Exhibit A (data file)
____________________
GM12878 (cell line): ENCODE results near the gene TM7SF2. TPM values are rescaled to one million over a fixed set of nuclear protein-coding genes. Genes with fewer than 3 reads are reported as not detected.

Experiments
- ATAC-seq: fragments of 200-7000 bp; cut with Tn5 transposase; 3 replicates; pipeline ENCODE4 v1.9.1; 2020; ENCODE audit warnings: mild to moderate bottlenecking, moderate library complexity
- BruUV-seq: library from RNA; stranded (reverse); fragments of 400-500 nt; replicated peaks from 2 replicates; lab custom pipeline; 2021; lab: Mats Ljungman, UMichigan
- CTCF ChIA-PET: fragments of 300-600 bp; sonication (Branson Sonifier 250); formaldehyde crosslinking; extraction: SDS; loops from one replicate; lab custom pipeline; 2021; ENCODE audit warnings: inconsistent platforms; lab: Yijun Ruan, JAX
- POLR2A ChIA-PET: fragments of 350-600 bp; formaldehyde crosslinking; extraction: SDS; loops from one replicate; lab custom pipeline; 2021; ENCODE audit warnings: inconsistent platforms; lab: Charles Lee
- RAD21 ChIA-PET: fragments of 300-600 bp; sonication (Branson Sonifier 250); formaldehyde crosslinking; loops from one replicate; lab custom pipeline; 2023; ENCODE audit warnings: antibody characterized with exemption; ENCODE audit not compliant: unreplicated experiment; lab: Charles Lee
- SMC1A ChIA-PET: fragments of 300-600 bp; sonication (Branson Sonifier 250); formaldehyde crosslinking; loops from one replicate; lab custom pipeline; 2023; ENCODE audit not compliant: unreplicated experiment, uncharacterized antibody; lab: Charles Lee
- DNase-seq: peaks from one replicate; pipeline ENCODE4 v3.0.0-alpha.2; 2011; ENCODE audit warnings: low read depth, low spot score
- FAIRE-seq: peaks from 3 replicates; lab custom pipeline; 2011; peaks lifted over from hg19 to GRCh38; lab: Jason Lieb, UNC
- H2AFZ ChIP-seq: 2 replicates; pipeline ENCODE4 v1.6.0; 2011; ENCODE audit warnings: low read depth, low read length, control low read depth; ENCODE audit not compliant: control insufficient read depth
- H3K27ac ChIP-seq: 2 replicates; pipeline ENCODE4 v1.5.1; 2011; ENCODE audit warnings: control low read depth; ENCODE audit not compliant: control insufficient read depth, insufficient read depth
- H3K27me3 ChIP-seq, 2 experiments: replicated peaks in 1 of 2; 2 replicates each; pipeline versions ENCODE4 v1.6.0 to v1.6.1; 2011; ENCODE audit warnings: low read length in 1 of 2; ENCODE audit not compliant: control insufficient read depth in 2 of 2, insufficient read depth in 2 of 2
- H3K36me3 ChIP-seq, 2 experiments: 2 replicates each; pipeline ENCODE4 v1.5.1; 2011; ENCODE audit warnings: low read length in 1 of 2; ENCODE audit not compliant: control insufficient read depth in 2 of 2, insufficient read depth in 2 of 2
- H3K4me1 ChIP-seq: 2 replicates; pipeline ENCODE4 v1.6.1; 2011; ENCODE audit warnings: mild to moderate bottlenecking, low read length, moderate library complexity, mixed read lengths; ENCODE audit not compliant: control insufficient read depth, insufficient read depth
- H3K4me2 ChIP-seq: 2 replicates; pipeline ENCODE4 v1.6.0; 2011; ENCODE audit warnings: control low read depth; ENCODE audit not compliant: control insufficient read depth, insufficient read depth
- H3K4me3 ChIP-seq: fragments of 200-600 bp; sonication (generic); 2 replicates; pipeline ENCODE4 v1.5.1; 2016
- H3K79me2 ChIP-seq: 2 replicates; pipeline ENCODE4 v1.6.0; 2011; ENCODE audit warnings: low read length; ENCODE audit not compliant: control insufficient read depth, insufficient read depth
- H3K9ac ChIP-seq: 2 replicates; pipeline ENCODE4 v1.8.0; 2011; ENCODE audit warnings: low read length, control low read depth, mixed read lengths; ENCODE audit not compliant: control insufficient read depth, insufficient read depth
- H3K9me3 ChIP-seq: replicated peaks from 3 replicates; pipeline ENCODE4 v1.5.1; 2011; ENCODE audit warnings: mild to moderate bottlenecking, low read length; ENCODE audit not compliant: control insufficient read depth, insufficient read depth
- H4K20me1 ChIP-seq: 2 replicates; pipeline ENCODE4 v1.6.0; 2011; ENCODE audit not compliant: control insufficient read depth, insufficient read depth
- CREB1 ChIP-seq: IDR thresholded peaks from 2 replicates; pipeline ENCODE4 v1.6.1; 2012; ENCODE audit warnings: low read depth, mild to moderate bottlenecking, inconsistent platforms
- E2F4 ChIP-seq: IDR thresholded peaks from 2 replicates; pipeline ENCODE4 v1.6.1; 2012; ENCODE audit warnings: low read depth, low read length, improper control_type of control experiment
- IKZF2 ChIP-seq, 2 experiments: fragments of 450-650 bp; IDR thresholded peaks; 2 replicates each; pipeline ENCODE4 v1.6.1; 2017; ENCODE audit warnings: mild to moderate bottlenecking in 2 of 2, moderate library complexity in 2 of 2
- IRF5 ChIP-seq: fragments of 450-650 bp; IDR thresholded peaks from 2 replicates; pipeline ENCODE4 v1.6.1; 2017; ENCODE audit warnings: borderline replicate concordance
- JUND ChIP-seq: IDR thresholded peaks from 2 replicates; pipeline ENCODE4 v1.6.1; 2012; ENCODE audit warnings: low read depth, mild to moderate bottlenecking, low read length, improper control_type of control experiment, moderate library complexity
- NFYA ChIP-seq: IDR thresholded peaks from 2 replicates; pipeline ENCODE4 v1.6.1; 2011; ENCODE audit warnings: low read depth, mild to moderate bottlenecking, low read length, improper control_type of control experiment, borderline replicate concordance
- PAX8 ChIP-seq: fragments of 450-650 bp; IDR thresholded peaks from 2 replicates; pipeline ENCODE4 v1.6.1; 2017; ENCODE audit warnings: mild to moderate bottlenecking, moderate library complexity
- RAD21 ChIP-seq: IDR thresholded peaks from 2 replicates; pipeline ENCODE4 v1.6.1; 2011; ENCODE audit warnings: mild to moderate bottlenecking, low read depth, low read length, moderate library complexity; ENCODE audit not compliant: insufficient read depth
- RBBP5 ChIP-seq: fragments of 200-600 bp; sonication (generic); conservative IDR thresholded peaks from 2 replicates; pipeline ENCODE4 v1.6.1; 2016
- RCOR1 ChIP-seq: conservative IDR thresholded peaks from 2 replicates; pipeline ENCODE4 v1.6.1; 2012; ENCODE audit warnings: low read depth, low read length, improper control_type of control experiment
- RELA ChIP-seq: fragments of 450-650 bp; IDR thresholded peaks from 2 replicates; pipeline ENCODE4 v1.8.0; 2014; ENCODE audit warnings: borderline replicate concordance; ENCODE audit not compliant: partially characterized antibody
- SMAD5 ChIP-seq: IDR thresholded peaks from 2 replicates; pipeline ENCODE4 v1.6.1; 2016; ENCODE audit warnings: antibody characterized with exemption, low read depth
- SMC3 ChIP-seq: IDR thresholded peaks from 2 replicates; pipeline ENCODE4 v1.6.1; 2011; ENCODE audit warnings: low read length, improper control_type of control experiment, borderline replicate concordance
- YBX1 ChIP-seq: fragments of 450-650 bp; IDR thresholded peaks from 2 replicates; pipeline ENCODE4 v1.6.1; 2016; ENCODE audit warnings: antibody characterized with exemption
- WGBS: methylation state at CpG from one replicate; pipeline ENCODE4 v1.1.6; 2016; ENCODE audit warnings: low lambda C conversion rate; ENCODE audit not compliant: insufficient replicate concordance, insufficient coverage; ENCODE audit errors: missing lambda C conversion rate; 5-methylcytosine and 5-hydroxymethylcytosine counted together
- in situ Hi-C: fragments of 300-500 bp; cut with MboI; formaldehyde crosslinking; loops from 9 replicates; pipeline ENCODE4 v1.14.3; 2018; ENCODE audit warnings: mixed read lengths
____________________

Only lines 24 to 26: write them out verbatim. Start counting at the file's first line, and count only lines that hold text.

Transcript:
- IKZF2 ChIP-seq, 2 experiments: fragments of 450-650 bp; IDR thresholded peaks; 2 replicates each; pipeline ENCODE4 v1.6.1; 2017; ENCODE audit warnings: mild to moderate bottlenecking in 2 of 2, moderate library complexity in 2 of 2
- IRF5 ChIP-seq: fragments of 450-650 bp; IDR thresholded peaks from 2 replicates; pipeline ENCODE4 v1.6.1; 2017; ENCODE audit warnings: borderline replicate concordance
- JUND ChIP-seq: IDR thresholded peaks from 2 replicates; pipeline ENCODE4 v1.6.1; 2012; ENCODE audit warnings: low read depth, mild to moderate bottlenecking, low read length, improper control_type of control experiment, moderate library complexity